It is the last day of school.  The school is quiet–the students are gone–teachers are finishing up grading and cleaning out classrooms.  An empty school is not a happy place!!

However, thanks to Ms. Cerros and her talented band of videographers we have a reminder all Summer long of how really HAPPY it is to be at La Salle Academy.

Enjoy!!  Sit back!!  Have a laugh!!  AND join us in BEING HAPPY!!

Student Address–Graduation of Class of 2014

(Speech Given at the Commencement Ceremonies for La Salle Academy on the evening of June 5, 2014)

Your Excellency, Bishop Evans; Brother Thomas; Mr. Kavanagh; Representatives of the Diocese and the Brothers of the Christian Schools; Members of the Board; Faculty; Alumni; Parents; Guests; and fellow members of the graduating Class of 2014,

“It might seem crazy what I’m about to say, I’m a hot air balloon that could go to space because I’m happy. Clap along if you feel like a room without a roof. Clap along if you feel like happiness is the truth. Clap along if you know what happiness is to you.”


Congratulations Class of 2014. We truly have much to be happy about and proud of this evening. We are an amazing class: smart, curious, and quirky individuals. We are Merit Scholar intellectuals, All-State athletes, award-winning artists, National History Day winners, top rated actors, science Olympiads, and talented musicians.

Tonight, however, I would like to focus on not what makes each of us unique but rather the common bond we share. Now and forever more, when you Google yourself, you will read “La Salle, 2014.”

Tonight, we celebrate our graduation from La Salle Academy – a Lasallian school. This is what binds us – what will forever hold us together. This has absolutely contributed to our achievements, though more importantly, it must be what sets us apart in our world.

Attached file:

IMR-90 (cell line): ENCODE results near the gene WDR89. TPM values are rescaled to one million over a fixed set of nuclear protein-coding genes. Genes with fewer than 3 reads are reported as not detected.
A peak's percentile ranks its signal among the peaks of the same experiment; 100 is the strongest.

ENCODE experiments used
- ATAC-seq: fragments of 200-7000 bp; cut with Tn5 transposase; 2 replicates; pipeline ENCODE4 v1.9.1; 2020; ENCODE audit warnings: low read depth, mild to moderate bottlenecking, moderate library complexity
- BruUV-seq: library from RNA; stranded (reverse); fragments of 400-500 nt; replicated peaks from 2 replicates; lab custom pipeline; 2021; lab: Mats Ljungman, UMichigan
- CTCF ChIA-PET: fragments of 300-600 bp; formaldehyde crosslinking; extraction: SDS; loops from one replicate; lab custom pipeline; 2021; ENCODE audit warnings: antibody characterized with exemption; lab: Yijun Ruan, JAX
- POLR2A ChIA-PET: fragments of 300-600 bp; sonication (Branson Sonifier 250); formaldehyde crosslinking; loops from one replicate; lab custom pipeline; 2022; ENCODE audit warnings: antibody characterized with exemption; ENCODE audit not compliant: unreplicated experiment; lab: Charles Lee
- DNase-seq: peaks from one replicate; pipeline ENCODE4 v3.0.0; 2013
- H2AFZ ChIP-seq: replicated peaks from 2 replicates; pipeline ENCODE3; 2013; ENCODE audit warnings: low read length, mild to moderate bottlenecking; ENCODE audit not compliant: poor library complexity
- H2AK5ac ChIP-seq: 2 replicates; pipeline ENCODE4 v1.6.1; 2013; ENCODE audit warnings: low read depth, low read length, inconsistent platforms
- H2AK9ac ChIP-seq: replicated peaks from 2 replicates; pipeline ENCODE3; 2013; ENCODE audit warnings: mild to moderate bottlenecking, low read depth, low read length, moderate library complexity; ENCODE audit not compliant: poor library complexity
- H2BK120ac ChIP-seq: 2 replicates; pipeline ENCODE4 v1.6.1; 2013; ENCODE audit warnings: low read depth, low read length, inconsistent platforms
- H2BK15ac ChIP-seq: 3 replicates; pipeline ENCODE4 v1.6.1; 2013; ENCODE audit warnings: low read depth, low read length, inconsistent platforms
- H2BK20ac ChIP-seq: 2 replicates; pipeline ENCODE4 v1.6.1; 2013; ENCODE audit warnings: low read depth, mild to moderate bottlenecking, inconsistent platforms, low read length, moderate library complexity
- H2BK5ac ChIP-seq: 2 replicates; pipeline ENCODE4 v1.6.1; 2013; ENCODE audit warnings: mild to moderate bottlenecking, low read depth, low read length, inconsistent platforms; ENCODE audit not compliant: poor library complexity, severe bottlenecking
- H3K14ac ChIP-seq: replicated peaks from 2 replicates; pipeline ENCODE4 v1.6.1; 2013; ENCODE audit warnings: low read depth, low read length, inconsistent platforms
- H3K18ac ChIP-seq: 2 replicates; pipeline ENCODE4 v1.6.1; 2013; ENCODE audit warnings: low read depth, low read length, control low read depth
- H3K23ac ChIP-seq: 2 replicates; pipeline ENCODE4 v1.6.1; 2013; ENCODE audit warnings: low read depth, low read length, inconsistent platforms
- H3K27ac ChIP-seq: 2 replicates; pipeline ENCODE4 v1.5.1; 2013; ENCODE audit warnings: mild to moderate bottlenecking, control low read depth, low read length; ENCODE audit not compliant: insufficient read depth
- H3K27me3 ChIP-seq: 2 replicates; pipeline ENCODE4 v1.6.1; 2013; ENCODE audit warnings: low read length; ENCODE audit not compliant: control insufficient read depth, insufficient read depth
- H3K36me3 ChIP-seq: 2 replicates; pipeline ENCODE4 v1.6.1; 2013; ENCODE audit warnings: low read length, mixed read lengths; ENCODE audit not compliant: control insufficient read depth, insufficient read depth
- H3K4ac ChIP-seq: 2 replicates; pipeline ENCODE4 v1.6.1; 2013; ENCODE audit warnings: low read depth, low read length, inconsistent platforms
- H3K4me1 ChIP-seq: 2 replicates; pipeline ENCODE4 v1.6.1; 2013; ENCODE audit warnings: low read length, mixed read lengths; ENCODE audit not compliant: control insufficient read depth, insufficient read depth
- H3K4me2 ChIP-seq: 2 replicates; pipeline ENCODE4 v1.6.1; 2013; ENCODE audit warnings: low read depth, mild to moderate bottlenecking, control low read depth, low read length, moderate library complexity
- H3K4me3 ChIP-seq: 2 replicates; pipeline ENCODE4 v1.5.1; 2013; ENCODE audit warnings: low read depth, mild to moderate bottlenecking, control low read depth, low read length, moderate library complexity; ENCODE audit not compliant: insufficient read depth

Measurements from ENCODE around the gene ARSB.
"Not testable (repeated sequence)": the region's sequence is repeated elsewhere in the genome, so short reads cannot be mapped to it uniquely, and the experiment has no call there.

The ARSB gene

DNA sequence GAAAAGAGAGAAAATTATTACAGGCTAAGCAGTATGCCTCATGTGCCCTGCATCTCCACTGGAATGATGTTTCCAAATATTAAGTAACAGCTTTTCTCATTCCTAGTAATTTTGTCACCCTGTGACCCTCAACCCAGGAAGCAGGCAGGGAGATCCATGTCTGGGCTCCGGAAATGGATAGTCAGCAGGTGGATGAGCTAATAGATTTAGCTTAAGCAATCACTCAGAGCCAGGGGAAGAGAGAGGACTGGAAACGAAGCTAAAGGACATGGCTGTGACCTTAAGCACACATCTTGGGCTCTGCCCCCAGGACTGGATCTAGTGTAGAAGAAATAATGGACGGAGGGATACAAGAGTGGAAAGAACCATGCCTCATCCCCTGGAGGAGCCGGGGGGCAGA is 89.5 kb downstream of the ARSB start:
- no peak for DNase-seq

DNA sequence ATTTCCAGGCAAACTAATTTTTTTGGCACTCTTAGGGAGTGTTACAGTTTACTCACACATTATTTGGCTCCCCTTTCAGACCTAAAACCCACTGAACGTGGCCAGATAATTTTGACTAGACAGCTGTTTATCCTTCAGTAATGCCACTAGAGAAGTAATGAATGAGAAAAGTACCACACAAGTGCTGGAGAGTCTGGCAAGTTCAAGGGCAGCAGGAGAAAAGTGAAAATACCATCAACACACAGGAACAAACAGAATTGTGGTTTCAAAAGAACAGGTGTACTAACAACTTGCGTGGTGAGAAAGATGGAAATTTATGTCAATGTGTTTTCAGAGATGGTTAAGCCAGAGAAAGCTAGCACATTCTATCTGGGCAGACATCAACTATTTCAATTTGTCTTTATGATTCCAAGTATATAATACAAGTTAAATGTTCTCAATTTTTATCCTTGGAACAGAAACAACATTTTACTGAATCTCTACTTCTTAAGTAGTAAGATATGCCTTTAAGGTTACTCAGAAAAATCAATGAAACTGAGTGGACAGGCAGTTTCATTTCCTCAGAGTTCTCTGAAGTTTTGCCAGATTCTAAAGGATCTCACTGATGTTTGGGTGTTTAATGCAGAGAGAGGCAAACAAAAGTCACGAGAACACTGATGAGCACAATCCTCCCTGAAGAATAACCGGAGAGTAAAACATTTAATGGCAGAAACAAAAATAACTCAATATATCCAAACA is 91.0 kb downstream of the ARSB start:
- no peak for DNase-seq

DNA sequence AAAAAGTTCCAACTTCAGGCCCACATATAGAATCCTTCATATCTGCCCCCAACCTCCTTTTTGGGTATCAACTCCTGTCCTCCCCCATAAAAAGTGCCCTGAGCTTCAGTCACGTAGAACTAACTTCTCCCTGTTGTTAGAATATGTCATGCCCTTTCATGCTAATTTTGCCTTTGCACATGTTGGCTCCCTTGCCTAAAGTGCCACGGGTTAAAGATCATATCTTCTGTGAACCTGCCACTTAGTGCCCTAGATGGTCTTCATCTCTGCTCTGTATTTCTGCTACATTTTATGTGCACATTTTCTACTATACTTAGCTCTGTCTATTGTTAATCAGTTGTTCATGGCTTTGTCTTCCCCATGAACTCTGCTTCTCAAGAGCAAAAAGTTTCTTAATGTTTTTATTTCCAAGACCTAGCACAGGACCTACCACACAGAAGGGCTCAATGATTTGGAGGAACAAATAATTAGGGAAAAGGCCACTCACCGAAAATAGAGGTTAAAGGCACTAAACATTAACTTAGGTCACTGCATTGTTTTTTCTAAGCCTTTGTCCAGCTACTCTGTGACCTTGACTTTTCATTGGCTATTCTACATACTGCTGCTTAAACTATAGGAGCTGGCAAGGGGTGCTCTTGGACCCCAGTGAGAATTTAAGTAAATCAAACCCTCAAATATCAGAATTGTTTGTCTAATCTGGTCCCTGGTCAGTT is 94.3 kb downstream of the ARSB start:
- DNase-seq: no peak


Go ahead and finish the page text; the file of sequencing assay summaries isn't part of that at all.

Graduation speakers offer advice for how to go out there and climb the ladder of success. At this moment, our society’s notion of success has become synonymous with wealth, power, and prestige. Tonight, I want to ask you, instead, to redefine success.

Our education at La Salle has made it clear that we are prepared and ready to take our place in the world. But what I urge us to do is not just take our place at the top of the world, but change the world.  Being LaSallian is at the core of who we are, and it should drive everything we do as we go forward. As Lasallians, we measure success by a different metric system.

We’ve heard that phrase, “Lasallian,” countless times over the past four years. But what does it mean to truly be Lasallian?

First, we are animated by our faith – our faith in the presence of a loving God. We begin and end each day in prayer – a practice given to us by St. John Baptist de La Salle himself, who teaches that the more you devote yourself to prayer, the more you will prosper in your work. He instructs us to thank God for the graces and many blessings He has given us. As we leave La Salle, we must continue to live by the spirit of faith. As St. John Baptist de La Salle reminds us, “in the light of faith, you see things quite differently.”  God is always near to us – waiting for us to call on Him, giving us His grace and wisdom, inspiring us in all we do. We will need this grace and wisdom for the challenges and life decisions that our future holds.